Even if offsetting a golf club is becoming more popular, it still has its disadvantages for some golfers. Let's go through some of them.
1. More of a crutch than a cure
Offsetting golf clubs is a quick fix, not the source of the problem. Indeed, it offers a remedy and allows you to hit straighter shots, but you don’t really solve the real underlying swing issue.
Swing coaches recommend that you should consistently work on fixing your swing issues while you’re using the offset. This leads to a win-win situation where your confidence level and swing improve.
2. Increased risk of a hook
We’ve already talked about how the design of offset clubs helps them reduce slices. But they can also increase the risk of hitting a hook. For example, right handed players would usually notice that offset clubs will create right to left draw spin off the face. This can cause a hook if your swing is naturally in to out or massively over the top.
3. Over compensation
Another issue that offsetting causes is the possibility of overdoing the shot you want to fix. Although an offset can help you cure a slice because it gives you more time to correct an error, you brain might over compensate and exaggerate your swing fault.
Offset Vs. No Offset Golf Clubs
“What’s the difference between Offset or No Offset golf club?” This is one of the most frequently asked questions that golfers discuss around offset. The simple answer is that there are various differences in the design and functionality of these two golf clubs. Here, we list the differences to help you understand:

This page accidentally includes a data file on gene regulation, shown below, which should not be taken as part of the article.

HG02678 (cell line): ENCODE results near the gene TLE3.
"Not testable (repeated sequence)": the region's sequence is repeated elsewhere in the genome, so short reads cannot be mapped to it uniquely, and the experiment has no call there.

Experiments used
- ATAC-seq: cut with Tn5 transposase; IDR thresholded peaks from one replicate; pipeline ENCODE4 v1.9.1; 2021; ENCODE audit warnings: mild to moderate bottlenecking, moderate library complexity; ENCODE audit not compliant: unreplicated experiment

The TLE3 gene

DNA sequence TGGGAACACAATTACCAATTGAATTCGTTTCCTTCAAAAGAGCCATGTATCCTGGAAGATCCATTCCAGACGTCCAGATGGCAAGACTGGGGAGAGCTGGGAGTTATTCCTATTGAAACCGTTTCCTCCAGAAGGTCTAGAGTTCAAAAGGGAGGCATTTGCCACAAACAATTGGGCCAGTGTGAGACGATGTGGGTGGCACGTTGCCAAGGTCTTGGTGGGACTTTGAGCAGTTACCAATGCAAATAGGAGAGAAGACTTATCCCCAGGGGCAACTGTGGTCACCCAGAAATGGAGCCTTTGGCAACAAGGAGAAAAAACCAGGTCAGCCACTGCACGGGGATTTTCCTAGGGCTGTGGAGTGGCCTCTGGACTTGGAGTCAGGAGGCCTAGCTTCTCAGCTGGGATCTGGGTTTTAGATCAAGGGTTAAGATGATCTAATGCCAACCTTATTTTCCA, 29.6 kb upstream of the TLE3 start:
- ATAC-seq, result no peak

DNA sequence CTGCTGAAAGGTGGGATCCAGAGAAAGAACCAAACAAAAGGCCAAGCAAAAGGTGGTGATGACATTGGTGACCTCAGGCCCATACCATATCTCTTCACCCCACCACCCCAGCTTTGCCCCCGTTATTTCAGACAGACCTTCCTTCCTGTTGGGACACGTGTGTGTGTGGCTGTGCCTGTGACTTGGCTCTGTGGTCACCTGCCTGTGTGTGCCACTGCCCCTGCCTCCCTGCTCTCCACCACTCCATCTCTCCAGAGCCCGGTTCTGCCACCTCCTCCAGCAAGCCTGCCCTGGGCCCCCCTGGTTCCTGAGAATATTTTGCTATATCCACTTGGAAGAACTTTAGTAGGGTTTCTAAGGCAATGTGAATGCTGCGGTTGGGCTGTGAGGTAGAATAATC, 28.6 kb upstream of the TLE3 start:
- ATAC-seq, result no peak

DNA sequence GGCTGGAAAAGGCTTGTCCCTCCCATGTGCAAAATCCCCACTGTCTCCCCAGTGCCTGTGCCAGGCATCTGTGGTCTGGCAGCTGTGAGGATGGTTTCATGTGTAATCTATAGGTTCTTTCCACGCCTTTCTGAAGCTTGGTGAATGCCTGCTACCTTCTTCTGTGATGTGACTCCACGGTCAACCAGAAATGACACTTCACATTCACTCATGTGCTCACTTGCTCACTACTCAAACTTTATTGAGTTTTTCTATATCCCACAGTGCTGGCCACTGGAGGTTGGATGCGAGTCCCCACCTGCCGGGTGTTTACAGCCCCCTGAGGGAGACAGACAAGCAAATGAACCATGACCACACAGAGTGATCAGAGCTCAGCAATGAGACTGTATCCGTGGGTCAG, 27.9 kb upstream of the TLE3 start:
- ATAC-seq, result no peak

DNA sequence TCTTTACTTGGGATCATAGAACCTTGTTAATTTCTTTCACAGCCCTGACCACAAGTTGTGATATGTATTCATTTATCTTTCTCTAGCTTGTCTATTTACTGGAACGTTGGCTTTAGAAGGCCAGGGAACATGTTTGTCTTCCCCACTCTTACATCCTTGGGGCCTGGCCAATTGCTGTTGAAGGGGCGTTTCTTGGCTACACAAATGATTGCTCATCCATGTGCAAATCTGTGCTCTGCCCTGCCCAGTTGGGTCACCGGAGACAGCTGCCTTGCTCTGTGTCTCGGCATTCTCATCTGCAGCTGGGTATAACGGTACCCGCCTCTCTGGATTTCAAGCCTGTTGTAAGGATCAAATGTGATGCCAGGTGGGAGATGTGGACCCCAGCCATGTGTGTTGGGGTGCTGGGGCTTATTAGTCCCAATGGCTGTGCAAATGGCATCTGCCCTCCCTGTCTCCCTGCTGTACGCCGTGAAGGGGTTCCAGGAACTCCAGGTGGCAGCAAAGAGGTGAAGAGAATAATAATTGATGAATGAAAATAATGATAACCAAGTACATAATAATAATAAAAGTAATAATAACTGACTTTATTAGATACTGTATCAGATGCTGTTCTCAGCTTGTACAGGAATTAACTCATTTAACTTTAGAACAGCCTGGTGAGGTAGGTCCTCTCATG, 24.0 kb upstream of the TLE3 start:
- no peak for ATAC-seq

Golfers can prevent slices with offset clubs. On the contrary, non-offset golf clubs do not have specific design features to help overcome slices. Rather than relying on your club’s design, some would say the best course of action for you would be to research and do the appropriate corrective swing changes to prevent slices.
Due to how the leading edge of the clubface is positioned, offset golf clubs have a shaft which is set back from the face. This is visually off putting for some players. Straight shafts are present in non-offset clubs from the hosel to the top of the grip and suit the eye of more traditional golfers.
The offset golf club design places your hands in front of the clubheads during shots. Non-offset golf clubs, on the other hand, are designed to do this so any shaft lean will come from your swing, not the equipment.
Offset golf clubs are ideal for high handicap players or golfers who are really struggling with a slice. Non-offset golf clubs are suitable for better players and professional golfers but even they will often play longer irons with the maximum offset which suits their eye.
Should You Use Offset Golf Clubs?
Throughout the article, we’ve talked about offset and how it can influence our game. Working out if offset irons or drivers are right for you all comes down to what you want to achieve. If you struggle to square off the face at impact or if you are struggling with a slice, then offsetting your club may be the right thing to do.
If you want to improve your game in the long run, getting lessons to fix unwanted shot shapes might be better than using offset golf clubs to hide the problem.
Final thoughts on Golf Club Offset
Offset matters. It is essential for you if you prioritize guaranteeing your shots land where they should. As you can see from everything we've discussed thus far, if you want to achieve a straight ball trajectory, nothing performs better than anti-slice offset technology.